Just finished a Vietnam war movie from 1989 called “The Iron Triangle.” It was highly recommended by a fellow member of the Chicago Film Scene, based on the fact that the film is shown as much from the Vietnamese perspective as it is from the American.
The problem is that the film is light on story. An American GI and Vietcong regular form a “bond” of sorts, and the film ends with both men alive, and the American in possession of the VC’s “diary.” Unfortunately, little is done with this plot point except to point out the obvious moral, that soldiers on opposite sides of a conflict have more in common than they might think.
The other problem with the film is the sloppy casting. This is unfortunately very typical, but the “Vietnamese” characters are a mishmash of Vietnamese, Japanese, and Cambodian actors, including the venerable Haing S. Ngor from “The Killing Fields” as a VC commander and who isn’t given a whole lot to work with script-wise.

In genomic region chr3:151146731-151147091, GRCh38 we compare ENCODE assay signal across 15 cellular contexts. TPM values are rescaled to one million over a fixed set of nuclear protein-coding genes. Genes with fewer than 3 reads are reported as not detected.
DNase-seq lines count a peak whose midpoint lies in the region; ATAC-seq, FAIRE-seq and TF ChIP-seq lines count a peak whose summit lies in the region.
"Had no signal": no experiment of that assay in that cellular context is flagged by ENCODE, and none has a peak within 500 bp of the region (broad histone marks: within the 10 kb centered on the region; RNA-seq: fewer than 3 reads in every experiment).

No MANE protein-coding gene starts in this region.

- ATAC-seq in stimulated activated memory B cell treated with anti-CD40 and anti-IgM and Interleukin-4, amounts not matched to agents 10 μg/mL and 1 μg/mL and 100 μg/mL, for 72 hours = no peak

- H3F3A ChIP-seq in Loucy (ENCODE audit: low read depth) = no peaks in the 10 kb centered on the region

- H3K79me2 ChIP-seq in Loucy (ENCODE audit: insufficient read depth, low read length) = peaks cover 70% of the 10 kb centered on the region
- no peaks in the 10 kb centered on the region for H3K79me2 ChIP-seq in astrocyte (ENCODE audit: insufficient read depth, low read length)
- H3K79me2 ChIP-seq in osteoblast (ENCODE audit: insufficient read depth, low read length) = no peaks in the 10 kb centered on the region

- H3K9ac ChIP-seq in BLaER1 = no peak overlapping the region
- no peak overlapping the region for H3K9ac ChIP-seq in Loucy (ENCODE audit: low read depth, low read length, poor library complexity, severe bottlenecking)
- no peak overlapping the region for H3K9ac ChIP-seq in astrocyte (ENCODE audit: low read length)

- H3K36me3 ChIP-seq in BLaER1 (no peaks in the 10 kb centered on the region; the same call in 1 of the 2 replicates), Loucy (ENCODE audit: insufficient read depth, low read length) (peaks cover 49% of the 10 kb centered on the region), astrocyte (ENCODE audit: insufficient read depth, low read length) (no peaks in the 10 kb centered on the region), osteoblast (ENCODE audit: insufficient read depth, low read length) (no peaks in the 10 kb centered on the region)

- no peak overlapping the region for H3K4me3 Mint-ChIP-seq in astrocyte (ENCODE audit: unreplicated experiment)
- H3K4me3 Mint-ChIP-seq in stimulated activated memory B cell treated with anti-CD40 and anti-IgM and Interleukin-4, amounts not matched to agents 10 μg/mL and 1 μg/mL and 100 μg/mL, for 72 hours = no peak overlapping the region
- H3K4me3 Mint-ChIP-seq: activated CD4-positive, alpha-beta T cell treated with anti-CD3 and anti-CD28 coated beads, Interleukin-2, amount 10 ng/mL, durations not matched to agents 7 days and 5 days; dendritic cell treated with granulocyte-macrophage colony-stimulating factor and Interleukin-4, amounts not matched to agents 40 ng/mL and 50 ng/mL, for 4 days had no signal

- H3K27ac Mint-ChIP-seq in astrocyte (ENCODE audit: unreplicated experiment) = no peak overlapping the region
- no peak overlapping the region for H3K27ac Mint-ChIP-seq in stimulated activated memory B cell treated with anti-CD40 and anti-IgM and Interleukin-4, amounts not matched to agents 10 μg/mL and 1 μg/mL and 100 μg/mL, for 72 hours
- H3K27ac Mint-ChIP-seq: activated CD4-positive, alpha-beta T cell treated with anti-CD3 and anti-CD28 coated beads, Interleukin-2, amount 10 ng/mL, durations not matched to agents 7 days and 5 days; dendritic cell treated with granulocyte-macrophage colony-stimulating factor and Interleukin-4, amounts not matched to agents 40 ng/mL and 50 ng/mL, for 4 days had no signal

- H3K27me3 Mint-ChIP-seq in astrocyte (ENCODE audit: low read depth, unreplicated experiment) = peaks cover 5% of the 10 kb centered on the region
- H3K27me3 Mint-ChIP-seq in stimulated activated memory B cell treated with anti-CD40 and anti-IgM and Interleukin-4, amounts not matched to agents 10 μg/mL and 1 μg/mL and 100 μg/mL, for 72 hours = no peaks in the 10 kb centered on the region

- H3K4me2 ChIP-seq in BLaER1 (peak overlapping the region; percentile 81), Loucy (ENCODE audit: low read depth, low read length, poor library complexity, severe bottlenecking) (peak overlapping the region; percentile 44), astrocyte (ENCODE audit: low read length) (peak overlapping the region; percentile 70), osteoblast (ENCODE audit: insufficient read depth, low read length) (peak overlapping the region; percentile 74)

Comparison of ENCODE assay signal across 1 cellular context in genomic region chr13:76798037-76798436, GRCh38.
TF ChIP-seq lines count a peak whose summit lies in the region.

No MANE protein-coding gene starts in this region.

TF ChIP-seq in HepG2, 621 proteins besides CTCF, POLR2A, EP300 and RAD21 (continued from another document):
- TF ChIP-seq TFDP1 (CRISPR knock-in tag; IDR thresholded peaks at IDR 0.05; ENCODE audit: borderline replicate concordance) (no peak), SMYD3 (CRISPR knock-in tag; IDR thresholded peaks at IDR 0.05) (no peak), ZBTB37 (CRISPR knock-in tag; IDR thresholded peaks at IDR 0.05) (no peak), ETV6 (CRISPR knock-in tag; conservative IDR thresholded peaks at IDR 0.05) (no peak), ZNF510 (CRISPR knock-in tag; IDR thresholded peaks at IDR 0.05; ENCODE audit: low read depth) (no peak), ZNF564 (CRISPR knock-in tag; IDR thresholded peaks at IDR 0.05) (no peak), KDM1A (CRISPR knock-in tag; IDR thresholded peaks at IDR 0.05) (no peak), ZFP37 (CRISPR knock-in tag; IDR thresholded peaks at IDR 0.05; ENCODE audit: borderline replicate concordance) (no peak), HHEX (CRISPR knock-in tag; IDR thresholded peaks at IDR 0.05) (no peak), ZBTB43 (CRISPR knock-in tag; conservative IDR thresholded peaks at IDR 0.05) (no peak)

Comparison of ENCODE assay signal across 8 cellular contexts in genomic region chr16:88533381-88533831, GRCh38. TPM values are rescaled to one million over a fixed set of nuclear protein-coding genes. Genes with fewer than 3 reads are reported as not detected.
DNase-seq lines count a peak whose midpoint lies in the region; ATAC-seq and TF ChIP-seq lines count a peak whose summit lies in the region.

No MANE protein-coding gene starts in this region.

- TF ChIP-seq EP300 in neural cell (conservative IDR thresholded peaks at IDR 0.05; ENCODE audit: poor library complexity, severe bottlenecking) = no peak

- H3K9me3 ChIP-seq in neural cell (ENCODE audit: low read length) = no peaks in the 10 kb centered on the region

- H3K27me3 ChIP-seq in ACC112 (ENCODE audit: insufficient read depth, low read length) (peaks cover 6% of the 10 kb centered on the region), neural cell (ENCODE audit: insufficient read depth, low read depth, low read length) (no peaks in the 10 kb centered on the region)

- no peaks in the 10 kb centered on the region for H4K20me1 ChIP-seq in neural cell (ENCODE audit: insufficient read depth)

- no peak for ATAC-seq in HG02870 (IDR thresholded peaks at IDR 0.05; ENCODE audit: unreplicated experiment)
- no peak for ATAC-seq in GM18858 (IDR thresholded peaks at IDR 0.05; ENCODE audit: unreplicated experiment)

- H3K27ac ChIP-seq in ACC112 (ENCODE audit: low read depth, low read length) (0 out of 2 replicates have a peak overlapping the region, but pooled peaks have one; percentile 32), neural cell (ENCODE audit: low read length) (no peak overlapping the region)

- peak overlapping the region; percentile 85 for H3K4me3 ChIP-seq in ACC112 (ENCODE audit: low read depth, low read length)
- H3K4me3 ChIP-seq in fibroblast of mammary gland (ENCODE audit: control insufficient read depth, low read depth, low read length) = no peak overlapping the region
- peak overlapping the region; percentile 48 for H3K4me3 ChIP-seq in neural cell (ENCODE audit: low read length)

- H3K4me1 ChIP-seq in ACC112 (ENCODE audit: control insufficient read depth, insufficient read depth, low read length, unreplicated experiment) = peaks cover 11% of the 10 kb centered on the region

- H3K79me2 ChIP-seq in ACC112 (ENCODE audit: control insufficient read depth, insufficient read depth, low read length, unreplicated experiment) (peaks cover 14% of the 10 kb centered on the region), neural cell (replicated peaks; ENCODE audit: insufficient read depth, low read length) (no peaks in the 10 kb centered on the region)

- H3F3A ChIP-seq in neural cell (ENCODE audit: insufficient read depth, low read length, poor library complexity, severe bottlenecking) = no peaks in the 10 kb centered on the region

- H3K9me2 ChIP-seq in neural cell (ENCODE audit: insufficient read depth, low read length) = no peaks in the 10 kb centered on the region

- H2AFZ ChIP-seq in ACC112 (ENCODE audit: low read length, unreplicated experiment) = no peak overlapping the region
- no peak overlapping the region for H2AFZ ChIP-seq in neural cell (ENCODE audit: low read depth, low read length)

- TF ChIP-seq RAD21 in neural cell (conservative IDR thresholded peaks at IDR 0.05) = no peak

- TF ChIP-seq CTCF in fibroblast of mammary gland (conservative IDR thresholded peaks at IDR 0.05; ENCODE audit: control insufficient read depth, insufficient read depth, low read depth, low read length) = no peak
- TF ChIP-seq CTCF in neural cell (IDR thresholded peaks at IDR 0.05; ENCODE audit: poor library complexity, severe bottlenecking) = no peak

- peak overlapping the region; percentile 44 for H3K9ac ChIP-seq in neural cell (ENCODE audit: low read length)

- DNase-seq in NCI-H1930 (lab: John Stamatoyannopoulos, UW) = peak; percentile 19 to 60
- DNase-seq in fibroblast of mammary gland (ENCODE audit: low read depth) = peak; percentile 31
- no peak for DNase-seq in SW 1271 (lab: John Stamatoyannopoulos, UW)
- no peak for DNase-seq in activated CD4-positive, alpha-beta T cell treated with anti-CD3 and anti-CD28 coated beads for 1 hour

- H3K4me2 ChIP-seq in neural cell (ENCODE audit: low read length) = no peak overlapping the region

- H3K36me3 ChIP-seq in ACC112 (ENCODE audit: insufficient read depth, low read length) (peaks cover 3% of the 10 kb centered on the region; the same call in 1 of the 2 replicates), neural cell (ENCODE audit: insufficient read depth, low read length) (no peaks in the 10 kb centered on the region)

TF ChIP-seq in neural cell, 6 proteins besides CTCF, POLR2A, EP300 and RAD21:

The violence is minimal on the Gibson Scale (“We Were Soldiers” being the most gratuitous and extreme example of Vietnam war violence), and the performances are passable – Beau Bridges gives a competent turn as the Army captain who becomes a POW, and for his first film Liem Whatley does a pretty good job as the green VC soldier who just wants to do the right thing. The action scenes are decent, but the film tries too hard to be Apocalypse Now at times.
Overall grade: C+
Addendum: since I originally wrote this review, I’ve had a discussion with a Vietnamese actress friend of mine about the problematic casting in this film. She gave me a different perspective: she said if there were an American film that cast Canadian, German, and/or English actors in those roles, I wouldn’t have an issue with that (and she’s correct). So I’ll retract my criticism of Iron Triangle for its pan-Asian cast. New grade: B-